The celebration this week for John Schuerholz was met with widespread approval. He obviously has the credentials for election to Baseball’s Hall of Fame, but it is also a case of a good guy getting a deserved tribute.
Schuerholz was a keen observer of talent — so keen, in fact, that he put together two World Series championship clubs in two different cities. As general manager of the American League Royals, Kansas City won it all in 1985. It would happen again in Atlanta a decade later. You don’t have to bring it up in conversation — John will volunteer that during that run of 14 straight Divisional champions that “we should have won more World Series titles.”
“That’s the way baseball goes” is the term old timers would say about the vicissitudes of the game. However, those in the baseball community will tell you that the streak is one of the most remarkable records ever. The Braves under his leadership became known as the “gold standard” in baseball. His big league friends and executives would say, in exclamation, “You can’t do what you have done.” Much of it was about leadership, which is what he saw missing when he came to Atlanta.
His resume, dating back to his joining the Orioles’ staff, includes making coffee for the early risers, running errands, and tidying up the stock room. Few baseball men have started at the bottom more than this man who — though he is understated, egoless, and selfless — has deep and abiding pride. You ask him a question, he will give you a straight answer — direct and to the point. Taking credit is not the Schuerholz way. Exceptional leaders maintain a “team effort,” mantra.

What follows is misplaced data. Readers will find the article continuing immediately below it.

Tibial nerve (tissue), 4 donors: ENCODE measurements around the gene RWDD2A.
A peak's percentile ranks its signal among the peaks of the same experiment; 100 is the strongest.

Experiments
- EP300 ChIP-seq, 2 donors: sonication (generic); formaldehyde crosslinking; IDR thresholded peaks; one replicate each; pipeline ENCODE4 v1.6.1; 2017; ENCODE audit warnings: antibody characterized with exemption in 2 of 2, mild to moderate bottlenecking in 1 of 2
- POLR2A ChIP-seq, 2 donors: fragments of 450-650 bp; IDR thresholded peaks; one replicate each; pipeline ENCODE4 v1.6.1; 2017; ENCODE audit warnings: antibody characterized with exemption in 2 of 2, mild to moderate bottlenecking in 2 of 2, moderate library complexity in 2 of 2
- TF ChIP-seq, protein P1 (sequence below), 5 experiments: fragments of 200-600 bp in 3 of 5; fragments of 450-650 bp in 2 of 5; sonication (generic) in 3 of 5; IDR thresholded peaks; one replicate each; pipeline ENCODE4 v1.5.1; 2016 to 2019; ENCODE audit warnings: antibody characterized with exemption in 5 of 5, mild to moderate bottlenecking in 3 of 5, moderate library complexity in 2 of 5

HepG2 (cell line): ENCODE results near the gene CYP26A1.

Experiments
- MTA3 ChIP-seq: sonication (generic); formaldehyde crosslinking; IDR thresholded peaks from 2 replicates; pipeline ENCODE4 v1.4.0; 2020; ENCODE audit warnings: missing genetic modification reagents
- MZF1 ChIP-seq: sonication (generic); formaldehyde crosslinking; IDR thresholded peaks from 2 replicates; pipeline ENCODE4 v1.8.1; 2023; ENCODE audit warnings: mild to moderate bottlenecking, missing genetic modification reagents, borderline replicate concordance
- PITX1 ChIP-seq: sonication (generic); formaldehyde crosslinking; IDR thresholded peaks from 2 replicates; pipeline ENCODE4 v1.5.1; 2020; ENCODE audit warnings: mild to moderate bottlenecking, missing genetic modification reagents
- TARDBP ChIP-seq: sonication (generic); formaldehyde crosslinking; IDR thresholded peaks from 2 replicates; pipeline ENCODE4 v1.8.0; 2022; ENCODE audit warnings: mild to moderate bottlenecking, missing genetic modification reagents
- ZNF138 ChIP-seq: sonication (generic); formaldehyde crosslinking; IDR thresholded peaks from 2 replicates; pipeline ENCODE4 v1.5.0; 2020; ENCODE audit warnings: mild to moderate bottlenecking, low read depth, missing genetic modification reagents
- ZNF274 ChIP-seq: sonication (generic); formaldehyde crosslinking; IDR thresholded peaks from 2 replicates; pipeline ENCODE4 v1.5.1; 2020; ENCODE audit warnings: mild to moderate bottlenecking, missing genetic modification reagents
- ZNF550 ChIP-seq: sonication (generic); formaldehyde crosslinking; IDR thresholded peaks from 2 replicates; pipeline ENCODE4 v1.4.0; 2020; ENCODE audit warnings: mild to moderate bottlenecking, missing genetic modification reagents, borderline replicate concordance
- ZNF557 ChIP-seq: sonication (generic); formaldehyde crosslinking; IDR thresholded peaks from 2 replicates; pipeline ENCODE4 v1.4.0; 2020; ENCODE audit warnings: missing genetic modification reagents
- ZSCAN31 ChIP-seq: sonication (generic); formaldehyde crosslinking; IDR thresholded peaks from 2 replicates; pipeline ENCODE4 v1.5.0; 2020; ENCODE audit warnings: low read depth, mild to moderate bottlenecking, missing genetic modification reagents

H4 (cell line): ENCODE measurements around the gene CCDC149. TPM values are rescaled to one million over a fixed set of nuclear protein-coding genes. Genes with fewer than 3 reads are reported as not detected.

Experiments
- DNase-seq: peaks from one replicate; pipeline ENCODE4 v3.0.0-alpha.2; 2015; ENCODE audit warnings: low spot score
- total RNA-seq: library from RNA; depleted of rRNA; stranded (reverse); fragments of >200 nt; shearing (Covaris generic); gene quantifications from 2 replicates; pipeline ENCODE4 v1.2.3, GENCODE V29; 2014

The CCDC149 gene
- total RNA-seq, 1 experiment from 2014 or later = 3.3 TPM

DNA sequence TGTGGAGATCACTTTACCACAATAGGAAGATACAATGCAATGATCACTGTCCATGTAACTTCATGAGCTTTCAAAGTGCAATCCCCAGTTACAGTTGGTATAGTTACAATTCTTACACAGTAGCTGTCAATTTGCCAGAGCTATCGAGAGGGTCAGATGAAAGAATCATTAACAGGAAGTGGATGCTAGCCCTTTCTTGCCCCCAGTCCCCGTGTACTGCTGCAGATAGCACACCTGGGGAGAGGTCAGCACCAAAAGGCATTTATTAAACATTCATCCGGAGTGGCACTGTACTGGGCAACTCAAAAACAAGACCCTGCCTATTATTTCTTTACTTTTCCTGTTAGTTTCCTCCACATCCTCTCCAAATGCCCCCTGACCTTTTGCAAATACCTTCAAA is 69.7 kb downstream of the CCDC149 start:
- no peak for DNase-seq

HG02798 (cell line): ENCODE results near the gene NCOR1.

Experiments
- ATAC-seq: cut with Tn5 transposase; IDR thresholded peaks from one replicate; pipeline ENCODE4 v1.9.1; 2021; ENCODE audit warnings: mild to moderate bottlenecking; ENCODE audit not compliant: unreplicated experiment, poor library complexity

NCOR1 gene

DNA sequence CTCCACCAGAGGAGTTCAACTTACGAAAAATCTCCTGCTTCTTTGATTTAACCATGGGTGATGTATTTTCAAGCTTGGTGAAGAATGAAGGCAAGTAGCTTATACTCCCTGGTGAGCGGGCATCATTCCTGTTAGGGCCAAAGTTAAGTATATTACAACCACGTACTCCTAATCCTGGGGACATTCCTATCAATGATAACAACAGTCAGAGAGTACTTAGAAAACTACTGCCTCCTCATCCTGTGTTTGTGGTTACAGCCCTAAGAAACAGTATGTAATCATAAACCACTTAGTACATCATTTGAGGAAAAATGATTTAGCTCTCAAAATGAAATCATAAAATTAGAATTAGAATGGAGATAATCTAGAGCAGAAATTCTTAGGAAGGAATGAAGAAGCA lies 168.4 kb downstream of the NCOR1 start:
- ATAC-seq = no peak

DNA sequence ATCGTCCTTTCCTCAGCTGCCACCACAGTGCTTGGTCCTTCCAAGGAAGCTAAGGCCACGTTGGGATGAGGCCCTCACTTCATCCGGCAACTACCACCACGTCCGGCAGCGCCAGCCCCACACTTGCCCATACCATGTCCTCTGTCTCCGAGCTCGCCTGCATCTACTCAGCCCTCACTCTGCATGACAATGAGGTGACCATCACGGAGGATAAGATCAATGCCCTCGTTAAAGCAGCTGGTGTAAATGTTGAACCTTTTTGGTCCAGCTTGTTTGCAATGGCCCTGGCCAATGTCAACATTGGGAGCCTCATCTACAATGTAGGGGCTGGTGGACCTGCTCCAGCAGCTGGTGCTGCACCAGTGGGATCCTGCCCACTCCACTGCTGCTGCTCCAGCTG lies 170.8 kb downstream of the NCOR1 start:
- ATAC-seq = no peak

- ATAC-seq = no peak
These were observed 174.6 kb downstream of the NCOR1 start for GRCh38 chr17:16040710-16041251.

The best example is the rapport he had with Bobby Cox when the Braves were winning all those divisional titles. No two men have ever succeeded in the game as famously as did Schuerholz and Cox. No two men in baseball have had less ego. That, in any profession, is rare. Schuerholz actually succeeded Cox as General Manager in 1990 with Cox going back to the field as manager. Cox has said that if the Braves had asked him who he preferred as general manager, he would have chosen Schuerholz.
John, during his teaching days, wrote Jerry Hoffberger, owner of the Orioles, and asked for a job. Taken by John’s enterprise and his forthrightness, the Orioles gave him what he thought was his dream job. In fact, when Lou Gorman, the general manager, told him in 1969 that they would be moving to Kansas City, which had been given a major league franchise, John said, “We can’t leave Baltimore. We are with the hometown team.”
Seizing opportunity, John realized that the move would be good for his career. In 1981, at age 31, he became the Royals’ general manager, the youngest GM in baseball. He and his wife, Karen, loved Kansas City, but it was hard leaving the man who had influenced his career the most, owner Ewing Kauffman. When John settled in at Atlanta, he found a different owner in Ted Turner, but Ted’s passion to win was so great, he stayed out of the way and let John run the ball club. All baseball executives loudly applauded John’s election this week along with groundskeepers, secretaries, concessionaires, and countless “little” people empowered by this exceptional and accomplished leader.